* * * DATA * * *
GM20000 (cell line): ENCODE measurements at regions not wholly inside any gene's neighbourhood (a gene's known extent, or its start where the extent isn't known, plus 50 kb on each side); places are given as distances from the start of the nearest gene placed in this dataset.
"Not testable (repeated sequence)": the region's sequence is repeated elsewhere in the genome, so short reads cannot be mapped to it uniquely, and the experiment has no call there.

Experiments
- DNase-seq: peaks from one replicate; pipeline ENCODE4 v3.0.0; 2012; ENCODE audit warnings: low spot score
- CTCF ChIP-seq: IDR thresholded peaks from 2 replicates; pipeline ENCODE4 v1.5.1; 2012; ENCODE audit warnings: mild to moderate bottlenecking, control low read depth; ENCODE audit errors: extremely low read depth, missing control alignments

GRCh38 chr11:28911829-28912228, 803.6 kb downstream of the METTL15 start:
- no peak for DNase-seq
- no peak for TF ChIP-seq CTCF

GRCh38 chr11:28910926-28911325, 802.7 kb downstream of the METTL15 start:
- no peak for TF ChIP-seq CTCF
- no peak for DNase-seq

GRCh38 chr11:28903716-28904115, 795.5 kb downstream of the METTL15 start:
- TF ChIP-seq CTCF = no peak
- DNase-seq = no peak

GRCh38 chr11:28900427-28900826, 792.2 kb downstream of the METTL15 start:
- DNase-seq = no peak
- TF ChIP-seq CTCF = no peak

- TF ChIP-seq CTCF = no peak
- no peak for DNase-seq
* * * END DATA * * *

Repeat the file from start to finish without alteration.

GM20000 (cell line): ENCODE measurements at regions not wholly inside any gene's neighbourhood (a gene's known extent, or its start where the extent isn't known, plus 50 kb on each side); places are given as distances from the start of the nearest gene placed in this dataset.
"Not testable (repeated sequence)": the region's sequence is repeated elsewhere in the genome, so short reads cannot be mapped to it uniquely, and the experiment has no call there.

Experiments
- DNase-seq: peaks from one replicate; pipeline ENCODE4 v3.0.0; 2012; ENCODE audit warnings: low spot score
- CTCF ChIP-seq: IDR thresholded peaks from 2 replicates; pipeline ENCODE4 v1.5.1; 2012; ENCODE audit warnings: mild to moderate bottlenecking, control low read depth; ENCODE audit errors: extremely low read depth, missing control alignments

GRCh38 chr11:28911829-28912228, 803.6 kb downstream of the METTL15 start:
- no peak for DNase-seq
- no peak for TF ChIP-seq CTCF

GRCh38 chr11:28910926-28911325, 802.7 kb downstream of the METTL15 start:
- no peak for TF ChIP-seq CTCF
- no peak for DNase-seq

GRCh38 chr11:28903716-28904115, 795.5 kb downstream of the METTL15 start:
- TF ChIP-seq CTCF = no peak
- DNase-seq = no peak

GRCh38 chr11:28900427-28900826, 792.2 kb downstream of the METTL15 start:
- DNase-seq = no peak
- TF ChIP-seq CTCF = no peak

- TF ChIP-seq CTCF = no peak
- no peak for DNase-seq